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|Eric Whittley Life Skills Center opens|
The Eric Whittley Life Skills Center recently kicked off its partnership with several local educational groups to provide job training skills to residents living in south Monroe.
Raymond Whittley recently opened the center in honor of his deceased son, Eric, who died in 2006 at age 34 after a six-year battle with valley fever. Eric got the disease while visiting Phoenix, Ariz.
Raymond Whittley said the center's mission is something his son would be proud of.
"This got started behind Eric," Whittley said. "This is what we call Eric, and it's dedicated in his honor."
"Eric was the type of person who liked working with people and kids," Whittley said. "He thought he was going to live, and I told him, 'Eric, if you live, I'll set you up where you can work with people.'"
Whittley used his own money to remodel an old building on Apple Street and turn it into the life skills center, which officially opened several months ago.
"This is a really good feeling," Whittley said. "Everybody always says it's hard to do something on the southside of town, and this is proof that's wrong, because it's working."
Monroe City Council chairman Red Stevens agreed the facility will benefit many citizens in south Monroe.
"It is meant for the southside to grow and with this partnership we will be able to move forward, renew pride in the southside and give our citizens -- who feel as though they don't have any hope -- the knowledge that all they have to do is step forward and receive the blessings before them," Stevens said.
Sen. Francis Thompson added, "I am excited about what can be done here because if we can take people off the street and put them in an educational setting, we will make a tremendous difference. I'm elated about the possibilities here."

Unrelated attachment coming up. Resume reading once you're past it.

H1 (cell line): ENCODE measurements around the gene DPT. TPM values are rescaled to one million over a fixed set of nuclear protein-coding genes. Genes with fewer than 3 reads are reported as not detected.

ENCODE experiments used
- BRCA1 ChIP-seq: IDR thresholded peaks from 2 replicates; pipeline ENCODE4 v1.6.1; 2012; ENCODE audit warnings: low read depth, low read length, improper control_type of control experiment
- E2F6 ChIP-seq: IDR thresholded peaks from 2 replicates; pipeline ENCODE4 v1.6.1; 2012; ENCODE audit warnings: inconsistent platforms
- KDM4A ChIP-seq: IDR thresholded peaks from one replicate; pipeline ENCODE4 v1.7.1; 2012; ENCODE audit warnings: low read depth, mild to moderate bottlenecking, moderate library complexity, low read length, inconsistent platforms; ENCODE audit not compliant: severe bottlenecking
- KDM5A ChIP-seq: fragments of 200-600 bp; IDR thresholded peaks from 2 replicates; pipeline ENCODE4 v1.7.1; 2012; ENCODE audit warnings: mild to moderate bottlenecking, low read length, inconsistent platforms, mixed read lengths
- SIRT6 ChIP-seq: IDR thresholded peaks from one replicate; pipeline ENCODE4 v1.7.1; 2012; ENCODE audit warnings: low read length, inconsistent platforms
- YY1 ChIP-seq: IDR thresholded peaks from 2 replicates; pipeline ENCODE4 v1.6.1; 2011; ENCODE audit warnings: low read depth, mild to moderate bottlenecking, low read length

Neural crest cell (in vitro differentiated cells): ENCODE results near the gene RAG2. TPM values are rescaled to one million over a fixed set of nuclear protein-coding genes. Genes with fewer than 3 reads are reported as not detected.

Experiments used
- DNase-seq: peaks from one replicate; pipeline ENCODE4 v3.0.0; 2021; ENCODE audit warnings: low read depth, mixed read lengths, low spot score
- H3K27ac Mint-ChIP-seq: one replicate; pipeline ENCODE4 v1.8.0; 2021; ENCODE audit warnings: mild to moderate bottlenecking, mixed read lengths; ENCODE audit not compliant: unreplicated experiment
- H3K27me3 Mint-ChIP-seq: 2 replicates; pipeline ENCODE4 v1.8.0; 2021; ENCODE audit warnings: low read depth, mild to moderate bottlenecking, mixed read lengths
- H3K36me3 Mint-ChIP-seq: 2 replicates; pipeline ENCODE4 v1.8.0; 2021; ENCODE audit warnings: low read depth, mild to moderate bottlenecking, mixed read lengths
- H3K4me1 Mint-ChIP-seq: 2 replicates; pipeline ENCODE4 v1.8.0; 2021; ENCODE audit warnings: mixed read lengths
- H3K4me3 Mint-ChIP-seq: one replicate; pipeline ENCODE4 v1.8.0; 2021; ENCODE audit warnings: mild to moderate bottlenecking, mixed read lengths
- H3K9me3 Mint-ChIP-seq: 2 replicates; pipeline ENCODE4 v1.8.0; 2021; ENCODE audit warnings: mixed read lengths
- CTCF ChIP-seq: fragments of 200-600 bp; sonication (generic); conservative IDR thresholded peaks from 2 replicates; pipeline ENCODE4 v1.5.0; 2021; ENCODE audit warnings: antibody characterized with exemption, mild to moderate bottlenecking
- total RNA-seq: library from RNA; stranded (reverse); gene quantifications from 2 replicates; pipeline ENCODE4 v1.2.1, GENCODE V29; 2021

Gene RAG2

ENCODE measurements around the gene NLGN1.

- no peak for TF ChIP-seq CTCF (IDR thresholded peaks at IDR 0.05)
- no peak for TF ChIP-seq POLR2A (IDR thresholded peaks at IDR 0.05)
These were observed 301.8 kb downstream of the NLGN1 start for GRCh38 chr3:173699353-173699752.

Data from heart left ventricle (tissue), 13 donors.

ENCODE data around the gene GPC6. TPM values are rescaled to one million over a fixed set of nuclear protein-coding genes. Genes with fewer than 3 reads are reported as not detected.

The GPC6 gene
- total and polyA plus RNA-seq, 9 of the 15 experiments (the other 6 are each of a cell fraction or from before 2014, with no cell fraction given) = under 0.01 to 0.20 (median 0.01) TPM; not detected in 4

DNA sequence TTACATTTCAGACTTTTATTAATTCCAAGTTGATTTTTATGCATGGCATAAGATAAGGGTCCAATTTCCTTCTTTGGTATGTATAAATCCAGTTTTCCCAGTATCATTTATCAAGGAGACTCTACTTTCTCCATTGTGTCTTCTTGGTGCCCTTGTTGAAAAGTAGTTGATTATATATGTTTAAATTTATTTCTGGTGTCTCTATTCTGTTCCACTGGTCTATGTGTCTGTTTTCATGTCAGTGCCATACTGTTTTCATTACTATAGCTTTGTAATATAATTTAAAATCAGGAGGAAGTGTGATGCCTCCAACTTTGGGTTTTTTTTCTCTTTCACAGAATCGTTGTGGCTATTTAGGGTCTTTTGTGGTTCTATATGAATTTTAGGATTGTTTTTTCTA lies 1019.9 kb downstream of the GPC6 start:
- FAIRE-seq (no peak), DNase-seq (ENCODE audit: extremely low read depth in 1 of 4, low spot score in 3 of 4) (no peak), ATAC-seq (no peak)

Workforce development training will now be offered at the center thanks to the partnership with the Louisiana Technical College, the Louisiana Delta Community College and the Workforce Investment Board Area 81.
Ellen Hill, dean of workforce development for Louisiana Technical College's Region 8, said interested residents can contact the Whittley center to inquire about admissions into these programs.
Job skill training that will be offered at Whittley's center include computer literacy, certified manufacturing specialist, general educational development, basic carpentry and certified nurse assistant. These programs are being funded by the Workforce Investment Board and the Louisiana Technical College's "Pathways to Construction" funds.
"The goal is to give them enough entry-level training so they gain a skill and then decide if they want to go on to more extensive training," Hill said. "At that point, they can choose from the programs offered at Delta or our programs."
"This will be a significant step forward in providing training that is accessible," she said of the Eric Whittley Life Skills Center. "It will allow someone in the neighborhood to easily come here. It certainly provides us with a way of getting workforce training in needed areas. This is providing workforce training the way it should be: in the neighborhood where it's accessible, and with community partners which allows us to reach more people."
She said the objective is to provide training for quality jobs that have a starting salary of $12 an hour with benefits.
"Our goal is to get our students to a livable wage," she said.
Dr. Luke Robins‚ chancellor of Louisiana Delta Community College, said the educational challenge in Louisiana is daunting, but it's something that must be tackled.
"I think this is a great project that will move all of our community forward in a positive way," Robins said. "We have an elephant that we're dealing with; we have a lot of work to do to increase the educational level and opportunities for the citizens of northeast Louisiana."
"And, we're going to have to eat that elephant one bite at a time, and this is a first bite, and it's a very positive bite, but we've got to keep after it," he said.